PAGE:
the Christian Knowledge * and the Gospel Propagation, or the Church and other Missionary, the British and Foreign Bible, the Jews, the Church Pastoral Aid, the Additional Curates, the National and other Education, the Church Building, the Prayer Book, the Colonial, the Protestant, the Reformation, the Religious Tract, the London City Mission, the Scripture Reader, the Foreign Aid, the Church Extension Fund, and all those noble and beneficent institutions that with a lesser or greater measure of human infirmity are the ornament and the safeguard of our beloved country, and make it a blessing to the whole earth. To give them an interest in these, ministers must bring their claims before them, and thus at once we shall enlarge their minds, call forth the best affections of their hearts, and raise them out of the miserable atmosphere of selfishness and dependance, into the noble character of those benefactors who are the salt of the earth and the light of the world.

Such are some of the requisites of the faithful minister which I gather from the words of the Apostles and the character of the times through which we are passing

* The author has already given his sentiments on some of the Tracts of the Society in his Remarks on the Progress of Popery, prefixed to his “ Testimony of the Reformers ;' all our Institutions have human imperfections; but he rejoices in the general and growing usefulness of this Society, and its noble contributions to great Christian objects.

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There is to the true Church of Christ a continual growth and enlargement of divine truth, and it will be so, for the edifying of the body of Christ till we all come in the unity of the faith and of the knowledge of the Son of God unto a perfect man unto the measure of the stature of the fulness of Christ ; the Lord Jesus Christ will so enrich all that call on his name and the testimony of Christ will be so confirmed that his people shall find the Apostle's words realized, Ye come behind in no gift waiting for the coming of our Lord Jesus Christ ; who shall also confirm you unto the end that ye may be blameless in the day of our Lord Jesus Christ. The truths that have been points of conflict in one age have become the inheritance and possession of the Church in the next. The Arian controversy established the Trinity; the Pelagian, the doctrines of grace ; the Apostles' Creed leads on to the Nicene, the Nicene to the Athanasian; the Athanasian to the full testimony of the Reformation in our thirty-nine Articles. The Infidel historian, Gibbon, with all his subtle sneers, has a remarkable testimony to this.* Our own Church combines and con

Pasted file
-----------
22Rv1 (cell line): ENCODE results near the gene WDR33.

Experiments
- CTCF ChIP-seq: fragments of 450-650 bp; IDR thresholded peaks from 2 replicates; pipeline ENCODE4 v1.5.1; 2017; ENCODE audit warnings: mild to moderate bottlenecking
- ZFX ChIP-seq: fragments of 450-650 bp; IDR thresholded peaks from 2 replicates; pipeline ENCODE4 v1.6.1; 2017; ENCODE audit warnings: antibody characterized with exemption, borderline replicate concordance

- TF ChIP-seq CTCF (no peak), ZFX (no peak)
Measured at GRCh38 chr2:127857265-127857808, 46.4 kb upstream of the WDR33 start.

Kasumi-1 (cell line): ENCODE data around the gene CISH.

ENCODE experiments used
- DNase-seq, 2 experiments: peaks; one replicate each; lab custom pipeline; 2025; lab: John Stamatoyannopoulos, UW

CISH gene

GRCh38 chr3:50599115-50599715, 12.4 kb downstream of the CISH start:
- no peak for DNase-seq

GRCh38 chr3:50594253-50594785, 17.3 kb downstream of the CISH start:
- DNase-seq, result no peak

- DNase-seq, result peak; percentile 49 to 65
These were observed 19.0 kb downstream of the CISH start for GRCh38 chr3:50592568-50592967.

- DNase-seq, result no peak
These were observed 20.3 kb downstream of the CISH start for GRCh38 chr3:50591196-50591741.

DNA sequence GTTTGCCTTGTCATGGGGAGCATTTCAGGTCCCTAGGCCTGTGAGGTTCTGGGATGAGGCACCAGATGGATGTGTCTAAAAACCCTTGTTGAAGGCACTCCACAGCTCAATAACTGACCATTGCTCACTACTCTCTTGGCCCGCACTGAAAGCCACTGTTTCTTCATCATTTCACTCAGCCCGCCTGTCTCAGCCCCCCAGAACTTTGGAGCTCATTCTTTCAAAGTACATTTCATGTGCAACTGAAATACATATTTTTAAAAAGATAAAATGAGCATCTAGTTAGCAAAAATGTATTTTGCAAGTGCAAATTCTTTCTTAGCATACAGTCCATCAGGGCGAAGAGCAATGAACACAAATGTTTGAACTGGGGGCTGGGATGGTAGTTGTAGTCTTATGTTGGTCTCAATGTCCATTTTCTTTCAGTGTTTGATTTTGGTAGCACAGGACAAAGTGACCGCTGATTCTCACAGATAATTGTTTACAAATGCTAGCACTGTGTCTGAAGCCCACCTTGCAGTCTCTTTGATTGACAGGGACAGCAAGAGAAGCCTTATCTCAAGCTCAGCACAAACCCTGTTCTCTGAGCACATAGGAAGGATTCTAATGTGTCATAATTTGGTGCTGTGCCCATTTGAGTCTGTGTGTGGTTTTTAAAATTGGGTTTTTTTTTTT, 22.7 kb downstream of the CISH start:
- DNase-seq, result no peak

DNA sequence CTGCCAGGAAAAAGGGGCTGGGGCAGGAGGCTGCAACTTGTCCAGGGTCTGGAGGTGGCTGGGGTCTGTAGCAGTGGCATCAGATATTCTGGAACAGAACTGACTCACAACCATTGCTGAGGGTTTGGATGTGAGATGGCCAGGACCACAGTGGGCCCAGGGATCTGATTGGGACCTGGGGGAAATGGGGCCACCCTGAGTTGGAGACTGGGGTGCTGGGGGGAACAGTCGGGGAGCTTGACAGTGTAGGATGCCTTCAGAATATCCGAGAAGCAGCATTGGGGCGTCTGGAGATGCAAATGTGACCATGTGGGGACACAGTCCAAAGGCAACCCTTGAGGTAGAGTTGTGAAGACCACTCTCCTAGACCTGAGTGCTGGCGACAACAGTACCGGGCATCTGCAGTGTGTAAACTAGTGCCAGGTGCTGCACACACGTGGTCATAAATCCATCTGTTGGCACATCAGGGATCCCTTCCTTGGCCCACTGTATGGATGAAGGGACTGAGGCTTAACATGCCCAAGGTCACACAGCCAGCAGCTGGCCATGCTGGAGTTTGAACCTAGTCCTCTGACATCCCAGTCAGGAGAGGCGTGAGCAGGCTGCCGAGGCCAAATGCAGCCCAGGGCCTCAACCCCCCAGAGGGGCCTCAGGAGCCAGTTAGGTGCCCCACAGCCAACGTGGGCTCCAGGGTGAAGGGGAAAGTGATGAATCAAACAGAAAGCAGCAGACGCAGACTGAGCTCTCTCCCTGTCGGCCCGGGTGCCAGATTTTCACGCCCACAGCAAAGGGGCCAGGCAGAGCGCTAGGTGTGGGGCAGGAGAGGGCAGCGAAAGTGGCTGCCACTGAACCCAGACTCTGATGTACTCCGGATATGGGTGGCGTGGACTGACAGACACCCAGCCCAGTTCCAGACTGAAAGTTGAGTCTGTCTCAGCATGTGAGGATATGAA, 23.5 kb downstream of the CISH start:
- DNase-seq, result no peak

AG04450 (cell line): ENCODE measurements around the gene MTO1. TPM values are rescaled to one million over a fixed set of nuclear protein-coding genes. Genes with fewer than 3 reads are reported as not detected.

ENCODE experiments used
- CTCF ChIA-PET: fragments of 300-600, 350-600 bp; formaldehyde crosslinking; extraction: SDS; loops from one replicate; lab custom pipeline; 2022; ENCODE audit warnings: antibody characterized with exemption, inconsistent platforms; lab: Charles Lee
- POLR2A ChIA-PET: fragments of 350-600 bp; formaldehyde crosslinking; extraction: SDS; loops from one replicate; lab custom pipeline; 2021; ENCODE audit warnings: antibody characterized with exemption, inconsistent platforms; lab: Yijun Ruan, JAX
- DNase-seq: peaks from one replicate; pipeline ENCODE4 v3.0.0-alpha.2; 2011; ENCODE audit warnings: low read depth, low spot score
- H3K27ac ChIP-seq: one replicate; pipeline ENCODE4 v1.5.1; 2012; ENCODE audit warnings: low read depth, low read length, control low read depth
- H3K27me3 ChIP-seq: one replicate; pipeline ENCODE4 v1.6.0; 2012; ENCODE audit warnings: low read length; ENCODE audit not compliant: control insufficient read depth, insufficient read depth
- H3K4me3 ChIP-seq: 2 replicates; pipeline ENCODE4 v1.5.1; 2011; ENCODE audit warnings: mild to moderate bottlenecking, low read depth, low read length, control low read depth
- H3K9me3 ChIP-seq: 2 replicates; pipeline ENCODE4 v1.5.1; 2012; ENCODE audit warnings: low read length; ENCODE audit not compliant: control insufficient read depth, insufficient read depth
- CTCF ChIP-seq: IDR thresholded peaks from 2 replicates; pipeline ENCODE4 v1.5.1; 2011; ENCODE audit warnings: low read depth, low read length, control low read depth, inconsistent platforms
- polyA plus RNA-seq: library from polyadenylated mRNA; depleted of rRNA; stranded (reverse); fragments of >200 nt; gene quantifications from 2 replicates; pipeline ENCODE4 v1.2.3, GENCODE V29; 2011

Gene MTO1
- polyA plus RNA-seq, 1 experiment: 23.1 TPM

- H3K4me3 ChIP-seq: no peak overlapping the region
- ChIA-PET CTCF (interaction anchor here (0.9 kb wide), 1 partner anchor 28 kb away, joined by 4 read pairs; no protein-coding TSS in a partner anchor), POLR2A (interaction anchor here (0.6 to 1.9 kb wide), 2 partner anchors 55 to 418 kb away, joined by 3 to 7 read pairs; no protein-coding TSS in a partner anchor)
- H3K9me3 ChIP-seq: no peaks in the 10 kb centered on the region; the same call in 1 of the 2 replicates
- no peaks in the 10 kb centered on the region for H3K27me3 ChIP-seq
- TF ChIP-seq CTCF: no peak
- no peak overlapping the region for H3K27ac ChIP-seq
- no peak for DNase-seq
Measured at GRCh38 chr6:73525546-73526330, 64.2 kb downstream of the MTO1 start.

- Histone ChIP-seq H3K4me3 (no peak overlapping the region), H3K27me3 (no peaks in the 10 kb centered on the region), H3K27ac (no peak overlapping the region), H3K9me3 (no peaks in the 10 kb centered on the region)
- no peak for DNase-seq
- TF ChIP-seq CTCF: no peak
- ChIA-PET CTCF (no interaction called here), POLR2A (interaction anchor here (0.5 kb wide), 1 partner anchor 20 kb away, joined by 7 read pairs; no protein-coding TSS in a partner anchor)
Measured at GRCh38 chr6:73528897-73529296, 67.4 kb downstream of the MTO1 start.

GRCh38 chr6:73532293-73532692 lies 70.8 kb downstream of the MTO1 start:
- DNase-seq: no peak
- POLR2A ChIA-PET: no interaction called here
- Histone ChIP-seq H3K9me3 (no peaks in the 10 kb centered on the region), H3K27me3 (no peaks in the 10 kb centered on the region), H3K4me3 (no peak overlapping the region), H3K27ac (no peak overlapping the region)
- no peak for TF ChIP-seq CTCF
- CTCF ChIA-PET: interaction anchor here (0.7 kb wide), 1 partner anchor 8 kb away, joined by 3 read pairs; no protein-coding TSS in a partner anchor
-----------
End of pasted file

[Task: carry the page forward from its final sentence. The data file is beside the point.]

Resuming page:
* The passage referred to is this. Gibbon is speaking of the

centrates this growing truth in our established formularies, in which, however others who have assumed superior attachment to Church principles may discover

Paulicians or Albigeois and their extirpation, and then with his usual acuteness, enmity to God's truth and sneer at its mysteries, thus describes the progress of truth :- But the invincible spirit which they had kindled still lived and breathed in the Western world. In the state, in the church, and even in the cloister, a latent succession was preserved of the disciples of St. Paul, who protested against the tyranny of Rome, embraced the Bible as the rule of Faith, and purified their creed from all the visions of the Gnostic theology. The struggles of Wickliff in England, of Huss in Bohemia, were premature and ineffectual ; but the names of Zuinglius, Luther, and Calvin, are pronounced with gratitude as the deliverers of nations. A philosopher, who calculates the degree of their merit, and the value of their reformation, will prudently ask from what articles of their faith, above or against our reason, they have enfranchised the Christians, for such enfranchisement is doubtless a benefit so far as it may be compatible with truth and piety. After a fair discussion we shall rather be surprised by the timidity, than scandalized by the freedom, of our first reformers. With the Jews, they adopted the belief and defence of all the Hebrew Scriptures, with all their prodigies, from the garden of Eden to the visions of the prophet Daniel ; and they were bound like the Catholics, to justify against the Jews the abolition of a divine law. In the great mysteries of the Trinity, and Incarnation, the reformers were severely orthodox; they freely adopted the theology of the four, or the six first councils, and with the Athanasian Creed, they pronounced the eternal damnation of all who did not believe the Catholic faith. Transubstantiation, the invisible change of the bread and wine into the body and blood of Christ, is a tenet that may defy the power of argument and pleasantry : but, instead of consulting the evidence of their senses, of their sight, their feeling and their taste, the first Protestants were entangled in their own scruples, and awed by the words of Jesus in the institution of the sacrament. Luther main